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Order to Free Slaves 'Beginning of America Really Becoming America'

  • Mariama Diallo

It was 150 years ago that Union and Confederate troops squared off at Antietam Creek, Maryland, - a major Civil War victory for the Union that some historians say changed the course of American history. That's because five days later President Abraham Lincoln issued the Preliminary Emancipation Proclamation, which eventually brought an end to slavery in the United States. Hundreds gathered to reflect on the nation's past at a remembrance observance at the Washington memorial that bears the 16th president’s name.

It was a day of remembrance for those gathered at the footsteps of the Lincoln Memorial to commemorate 150 years since the Preliminary Emancipation Proclamation.

Congressman John Lewis, the son of farmers and whose ancestors were slaves, is a winner of the Presidential Medal of Freedom. For him, this anniversary has significance beyond words.

"It tends to dramatize that as of 150 years that a son or grandson or a great grandson of a slave can grow up and be honored by presidents of the U.S., including an African-American president, and [be] serving in Congress. It says something about the distance we've come and a progress we've made as a people," Lewis said.

Ed Ayers, a history professor at the University of Richmond, says the best way to explain the history of slavery and the U.S. Civil War is to get everyone in the story.

"The fact is that it took everybody to make this happen. If you don't have a leader such as Lincoln who's willing to take all these chances, it doesn't happen. If you don't have an army to carry it through, it doesn't happen. If you don't have the enslaved people showing or longing their desperation and determination, it doesn't happen," Ayers said.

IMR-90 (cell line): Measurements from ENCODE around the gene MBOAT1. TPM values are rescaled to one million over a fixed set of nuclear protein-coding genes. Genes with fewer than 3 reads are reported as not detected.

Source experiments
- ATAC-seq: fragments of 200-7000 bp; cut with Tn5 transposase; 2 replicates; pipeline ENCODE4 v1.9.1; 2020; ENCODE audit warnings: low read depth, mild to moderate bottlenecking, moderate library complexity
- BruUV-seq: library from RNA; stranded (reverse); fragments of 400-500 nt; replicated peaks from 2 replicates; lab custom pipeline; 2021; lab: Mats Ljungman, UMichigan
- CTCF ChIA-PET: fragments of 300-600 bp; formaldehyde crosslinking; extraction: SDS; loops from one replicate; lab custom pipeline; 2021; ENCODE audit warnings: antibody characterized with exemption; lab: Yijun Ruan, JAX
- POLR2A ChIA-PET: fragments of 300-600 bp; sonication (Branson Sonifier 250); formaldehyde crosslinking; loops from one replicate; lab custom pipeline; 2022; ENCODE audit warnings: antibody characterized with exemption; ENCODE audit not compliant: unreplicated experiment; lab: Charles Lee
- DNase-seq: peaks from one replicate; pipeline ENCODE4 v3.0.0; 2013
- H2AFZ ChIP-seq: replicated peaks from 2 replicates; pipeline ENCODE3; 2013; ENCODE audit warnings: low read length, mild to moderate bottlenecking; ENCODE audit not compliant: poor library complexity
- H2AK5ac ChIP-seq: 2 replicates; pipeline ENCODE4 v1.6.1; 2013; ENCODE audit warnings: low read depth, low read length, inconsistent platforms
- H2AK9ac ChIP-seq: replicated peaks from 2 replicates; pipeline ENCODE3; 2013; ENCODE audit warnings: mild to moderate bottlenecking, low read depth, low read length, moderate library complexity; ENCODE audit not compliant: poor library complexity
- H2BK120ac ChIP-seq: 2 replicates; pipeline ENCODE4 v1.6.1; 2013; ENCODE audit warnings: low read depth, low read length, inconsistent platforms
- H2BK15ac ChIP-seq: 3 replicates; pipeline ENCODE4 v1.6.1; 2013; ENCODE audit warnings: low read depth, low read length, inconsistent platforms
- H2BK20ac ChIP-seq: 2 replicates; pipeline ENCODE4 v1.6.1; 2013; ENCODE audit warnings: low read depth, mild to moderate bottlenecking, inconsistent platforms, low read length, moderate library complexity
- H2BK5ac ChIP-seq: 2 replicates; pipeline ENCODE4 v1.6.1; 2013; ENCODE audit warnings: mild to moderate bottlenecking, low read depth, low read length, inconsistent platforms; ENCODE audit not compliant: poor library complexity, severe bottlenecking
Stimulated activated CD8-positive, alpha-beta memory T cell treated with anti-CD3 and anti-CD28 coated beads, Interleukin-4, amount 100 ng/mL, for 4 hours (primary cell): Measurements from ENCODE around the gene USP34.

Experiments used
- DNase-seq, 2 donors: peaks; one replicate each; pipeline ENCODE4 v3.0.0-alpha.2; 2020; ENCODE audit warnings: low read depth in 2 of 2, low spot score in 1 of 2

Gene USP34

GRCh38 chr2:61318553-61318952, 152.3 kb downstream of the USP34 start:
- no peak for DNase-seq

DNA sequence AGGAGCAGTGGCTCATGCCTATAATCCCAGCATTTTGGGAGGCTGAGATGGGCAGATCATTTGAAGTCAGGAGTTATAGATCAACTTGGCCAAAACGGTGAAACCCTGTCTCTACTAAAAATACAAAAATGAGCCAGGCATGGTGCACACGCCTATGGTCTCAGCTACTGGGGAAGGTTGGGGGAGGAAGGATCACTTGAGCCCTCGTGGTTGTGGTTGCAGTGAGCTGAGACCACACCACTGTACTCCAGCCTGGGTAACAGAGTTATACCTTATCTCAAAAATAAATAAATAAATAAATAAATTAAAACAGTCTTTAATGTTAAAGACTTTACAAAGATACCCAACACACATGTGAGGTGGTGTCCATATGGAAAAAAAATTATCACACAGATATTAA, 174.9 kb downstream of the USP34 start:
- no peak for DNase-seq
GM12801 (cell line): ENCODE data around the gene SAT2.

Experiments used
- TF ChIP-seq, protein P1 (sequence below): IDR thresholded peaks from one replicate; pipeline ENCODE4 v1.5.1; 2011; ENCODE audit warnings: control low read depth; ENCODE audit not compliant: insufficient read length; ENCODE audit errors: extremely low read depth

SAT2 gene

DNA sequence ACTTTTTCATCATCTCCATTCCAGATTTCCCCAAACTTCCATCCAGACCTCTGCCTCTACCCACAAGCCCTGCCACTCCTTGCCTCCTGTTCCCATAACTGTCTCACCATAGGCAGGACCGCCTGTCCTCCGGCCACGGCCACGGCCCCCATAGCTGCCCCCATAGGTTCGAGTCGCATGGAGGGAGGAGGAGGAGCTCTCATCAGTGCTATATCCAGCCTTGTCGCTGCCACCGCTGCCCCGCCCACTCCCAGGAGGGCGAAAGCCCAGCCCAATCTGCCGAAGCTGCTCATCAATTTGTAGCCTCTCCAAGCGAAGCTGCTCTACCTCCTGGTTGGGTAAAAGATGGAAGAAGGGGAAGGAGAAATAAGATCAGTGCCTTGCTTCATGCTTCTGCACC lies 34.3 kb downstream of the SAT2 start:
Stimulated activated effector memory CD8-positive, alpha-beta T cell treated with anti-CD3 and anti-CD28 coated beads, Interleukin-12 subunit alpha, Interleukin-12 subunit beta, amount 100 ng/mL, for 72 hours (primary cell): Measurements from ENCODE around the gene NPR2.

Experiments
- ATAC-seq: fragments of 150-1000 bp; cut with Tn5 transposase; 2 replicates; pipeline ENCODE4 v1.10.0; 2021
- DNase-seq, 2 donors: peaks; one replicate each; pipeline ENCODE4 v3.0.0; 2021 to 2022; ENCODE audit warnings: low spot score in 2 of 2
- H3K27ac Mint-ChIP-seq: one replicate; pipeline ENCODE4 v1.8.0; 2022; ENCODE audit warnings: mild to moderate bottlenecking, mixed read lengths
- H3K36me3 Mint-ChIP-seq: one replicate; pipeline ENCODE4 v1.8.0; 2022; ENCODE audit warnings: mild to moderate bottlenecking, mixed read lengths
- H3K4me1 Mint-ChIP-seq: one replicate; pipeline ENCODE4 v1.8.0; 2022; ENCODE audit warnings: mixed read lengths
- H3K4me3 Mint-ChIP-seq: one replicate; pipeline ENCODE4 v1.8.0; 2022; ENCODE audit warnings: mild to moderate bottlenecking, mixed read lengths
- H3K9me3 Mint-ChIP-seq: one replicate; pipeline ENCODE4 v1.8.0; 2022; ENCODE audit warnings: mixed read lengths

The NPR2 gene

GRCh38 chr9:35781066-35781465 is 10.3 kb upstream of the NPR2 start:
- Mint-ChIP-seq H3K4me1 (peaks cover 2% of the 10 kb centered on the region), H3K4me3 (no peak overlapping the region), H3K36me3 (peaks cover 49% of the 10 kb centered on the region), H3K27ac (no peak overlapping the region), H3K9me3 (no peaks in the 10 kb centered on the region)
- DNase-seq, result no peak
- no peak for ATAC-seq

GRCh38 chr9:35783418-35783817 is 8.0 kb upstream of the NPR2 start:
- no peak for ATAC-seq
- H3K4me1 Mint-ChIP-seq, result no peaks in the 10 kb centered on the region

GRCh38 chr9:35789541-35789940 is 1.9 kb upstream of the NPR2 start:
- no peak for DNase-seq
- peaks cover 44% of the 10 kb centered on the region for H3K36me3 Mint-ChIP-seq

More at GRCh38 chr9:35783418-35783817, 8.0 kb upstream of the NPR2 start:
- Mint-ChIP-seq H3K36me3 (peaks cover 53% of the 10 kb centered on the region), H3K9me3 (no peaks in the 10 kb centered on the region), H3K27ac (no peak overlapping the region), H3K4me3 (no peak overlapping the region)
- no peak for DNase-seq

"We have a live audience today from schools, colleges and universities," Ayers said.

Ayers spoke in a discussion streamed live to students around the country, like those gathered at George Mason University near Washington.

Student Brittany Passmore soaked up the lessons of the day.

"So when they talk about Abraham Lincoln using it as a political move, it's interesting to compare it to the political moves today in respect to the elections that are coming up," Passmore said.

Hollywood actress Alfre Woodard read from a slave woman's memoir written in 1861.

"Slavery is terrible for men but it's far more terrible for women, all you happy free women," Woodard read.

For Woodard, the Emancipation Proclamation is not just a document: "It is the beginning of America really becoming America. So that's a big celebration that belongs to all of us."

That lesson was not lost on the students attending the ceremony..

"To have the opportunity to understand the full impact it has had on the entire nation and not just slaves makes it more of a formidable piece of history,” said student Sean Smith.

The proclamation originally freed only the slaves in rebel states during the Civil War.

But many historians say Lincoln's original hand-written document, which rests in the National Archives, was the first step in a long process of expanding civil rights to all Americans.
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